Whether Lazarus Rises From the Grave or Falls Down Dead, a Whole Lot of Breeders are Gunna Die Too – Part 1 – Big Trouble in Little China (or in Wagga and Western Sydney Anyway)

In 2018 the champion pacer Lazarus was purchased from its NZ-based owners by the renowned US thoroughbred stud Taylor Made Farms for $4 million.

The next year the NSW Harness Racing Club, which trades as Club Menangle, paid $2.875 million to purchase the southern hemisphere rights to the stallion.

It was, and remains, a most unusual transaction, for no race club in Australia in any code of racing had ever embarked on a high-risk breeding venture before.

Club Menangle announced that its members would recoup their investment in Lazarus in just 3 years.

These are the maths.

Lazarus stood in its first season for $10 000 a service.

200 mares were booked in.

200 x $10 000 = $2 million

$2 million x 3 years = $6 million.

That means that Club Menangle were getting half of the fees, and someone else – Yirribee Stud which was gifted the stallion to stand without a commercial tender, or Taylor Made Stallions, or a combination of both – is getting the other half.

It all sounded great. Most things do in the conception. But there is a problem, a rather large one indeed for a business investment whose sole worth is his ability to impregnate well-bred mares in the hope they will drop foals who will win Group races.

Lazarus has fertility problems.

Put simply, in his first Austrian season season at stud, Laz fired blanks.

No-one except Club Menangle and Yirribee Stud know exactly how many mares fell in foal to Lazarus in the 2019 breeding year, but given that the duo would certainly have been shouting the figures from the rooftop if they were high, and they haven’t, we can only assume that the numbers are low, very low indeed.

Club Menangle have reduced Lazarus’ stallion fee to $8 000 for this, his second season.

Breeder who used Lazarus last year can return again for a reduced fee of $6000.

Lets do some blue sky sums.

We will assume Lazarus gets a book of 200 mares (he won’t), and that half went to him last year too.

100 x $8000 = $800 000

100 x $600 = $600 000

$800k + $400k = $1.4 million

Remember $6 million is Club Menangle’s break even point.

Now the club won’t recoup its investment for 4.5 years, not the mooted 3.

But wait! There’s more!

Citing the coronavirus as their excuse – rather than the truth, which is widespread breeder reluctance to send their top mares to Lazarus and miss, thus foregoing the ability to earn any money from the mare for a whole season – Club Menangle have offered up a special deal to the breeders.

Pay $2000 upon the result of a 40-day positive pregnancy test, and pay nothing more until September 2021, interest free.

Suddenly Club Menangle haven’t just moved into the breeding industry, it has become a money lender too, and not a real good one at that.

Gerry Harvey offers 15 months interest free, but he loads the cost into the prices of the goods he sells at Harvey Norman, and into application and service fees.

Club Menangle is doing the opposite – it is heavily discounting the sale item (a service by Lazarus), and charging no fees at all.

Lets do the sums again (and remember this is blue sky dreaming – Lazarus isn’t getting a book of 200 mares, and the likelihood of him impregnating any more than half of them is extremely remote).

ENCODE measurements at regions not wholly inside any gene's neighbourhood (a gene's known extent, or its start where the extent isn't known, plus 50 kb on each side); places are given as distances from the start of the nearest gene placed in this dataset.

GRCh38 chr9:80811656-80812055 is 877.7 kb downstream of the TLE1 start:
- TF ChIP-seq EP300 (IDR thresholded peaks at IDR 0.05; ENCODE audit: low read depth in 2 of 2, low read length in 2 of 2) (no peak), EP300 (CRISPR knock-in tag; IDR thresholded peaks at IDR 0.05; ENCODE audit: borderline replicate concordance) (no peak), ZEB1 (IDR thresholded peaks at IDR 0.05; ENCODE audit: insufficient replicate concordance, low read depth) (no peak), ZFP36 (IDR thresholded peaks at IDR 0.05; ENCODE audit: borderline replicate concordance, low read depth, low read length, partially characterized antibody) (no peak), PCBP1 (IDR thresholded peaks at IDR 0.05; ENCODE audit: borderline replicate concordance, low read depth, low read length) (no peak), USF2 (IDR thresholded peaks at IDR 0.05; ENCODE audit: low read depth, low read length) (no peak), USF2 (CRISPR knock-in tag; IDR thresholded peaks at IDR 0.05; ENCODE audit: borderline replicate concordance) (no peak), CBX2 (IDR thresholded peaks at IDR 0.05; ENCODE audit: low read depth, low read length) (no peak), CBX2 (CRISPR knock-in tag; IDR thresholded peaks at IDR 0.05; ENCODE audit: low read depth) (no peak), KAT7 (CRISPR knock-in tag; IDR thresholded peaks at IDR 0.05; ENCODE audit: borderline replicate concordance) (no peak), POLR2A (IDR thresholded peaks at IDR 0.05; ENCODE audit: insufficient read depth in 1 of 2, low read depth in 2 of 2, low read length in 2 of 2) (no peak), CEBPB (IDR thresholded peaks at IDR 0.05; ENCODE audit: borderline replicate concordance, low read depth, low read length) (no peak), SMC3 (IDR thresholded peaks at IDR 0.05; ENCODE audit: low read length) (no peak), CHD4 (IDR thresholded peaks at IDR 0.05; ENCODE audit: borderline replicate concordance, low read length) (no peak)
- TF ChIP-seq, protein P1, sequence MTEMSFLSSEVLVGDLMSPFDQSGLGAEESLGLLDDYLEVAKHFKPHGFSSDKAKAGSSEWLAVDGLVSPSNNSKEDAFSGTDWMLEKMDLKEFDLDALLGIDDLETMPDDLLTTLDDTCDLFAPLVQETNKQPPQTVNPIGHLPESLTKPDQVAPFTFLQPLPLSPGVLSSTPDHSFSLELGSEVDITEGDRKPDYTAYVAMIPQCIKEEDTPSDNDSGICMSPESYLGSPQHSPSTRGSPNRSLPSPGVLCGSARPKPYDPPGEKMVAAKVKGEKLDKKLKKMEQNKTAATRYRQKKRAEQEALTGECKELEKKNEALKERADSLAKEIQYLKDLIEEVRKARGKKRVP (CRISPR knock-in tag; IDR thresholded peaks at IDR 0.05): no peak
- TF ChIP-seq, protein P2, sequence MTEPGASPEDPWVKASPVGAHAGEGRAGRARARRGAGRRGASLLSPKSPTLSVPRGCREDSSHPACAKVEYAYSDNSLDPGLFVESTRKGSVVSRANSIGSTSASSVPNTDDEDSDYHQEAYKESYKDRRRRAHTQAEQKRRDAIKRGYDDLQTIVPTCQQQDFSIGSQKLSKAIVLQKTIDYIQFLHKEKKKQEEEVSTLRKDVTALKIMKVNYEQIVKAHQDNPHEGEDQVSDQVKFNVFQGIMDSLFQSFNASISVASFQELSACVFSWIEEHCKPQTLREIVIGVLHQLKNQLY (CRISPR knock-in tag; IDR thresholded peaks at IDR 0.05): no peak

200 x $2 000 = $400 000

That’s a long way short of the $2 million a year in service fee income Club Menangle requires to meet their promise of paying off the club members near $3 million that it paid for the breeding rights, isn’t it?

It gets worse.

Obviously the club will incur administration costs and expenses in the process of managing the outstanding fee money. It will also lose the interest on the $1 million it would have banked if it had charged the original fee. That foregone sum, based on the club’s reported investment return is about $60 – $70 000 a year.

This deal is starting to look like a scrambled egg isn’t it? And beginning to smell strongly like sulphur.

That’s just the tip of the iceberg.

No breeder in their right mind will send their most valuable mares to a stallion that has a high percentage risk of shooting blanks. These breeders will want to sit back and see if Lazarus really has resolved his fertility problems (highly unlikely), so this season they will send their best class girls to Sweet Lou or Captain Treacherous, or Bettors or Miki, or anyone other than Lazarus.

What they will do is take advantage of the reduced service fee, and the ridiculously generous deferred payment terms, to send their lower grade mares to be serviced by the stallion. These are the mares that would usually go to a sire in the $2000 – $4000 service fee range, which is a mix of bread and butter type proven stallions and emerging young sires who are being priced competitively to give them a fair crack.

This is not a maybe. It will happen, and it will have two calamitous effects.

The first is that even if Lazarus does come back from the dead and return brilliant fertility rates, the foals he is siring will be of a much lower quality than a top-class former racehorse of his calibre and purchase price should be siring.

Of course there might be freaks, but the general rule of breeding is that an average quality mare from an average family is unlikely to produce anything better than an average quality pacer on the track.

What that means is there is a much lower statistical probability that Lazarus’ sons and daughters will not win Group or feature age races, and if this is this is (as likely) the case, demand for his services as a sire will drop like a brick thrown out a 76th story window.




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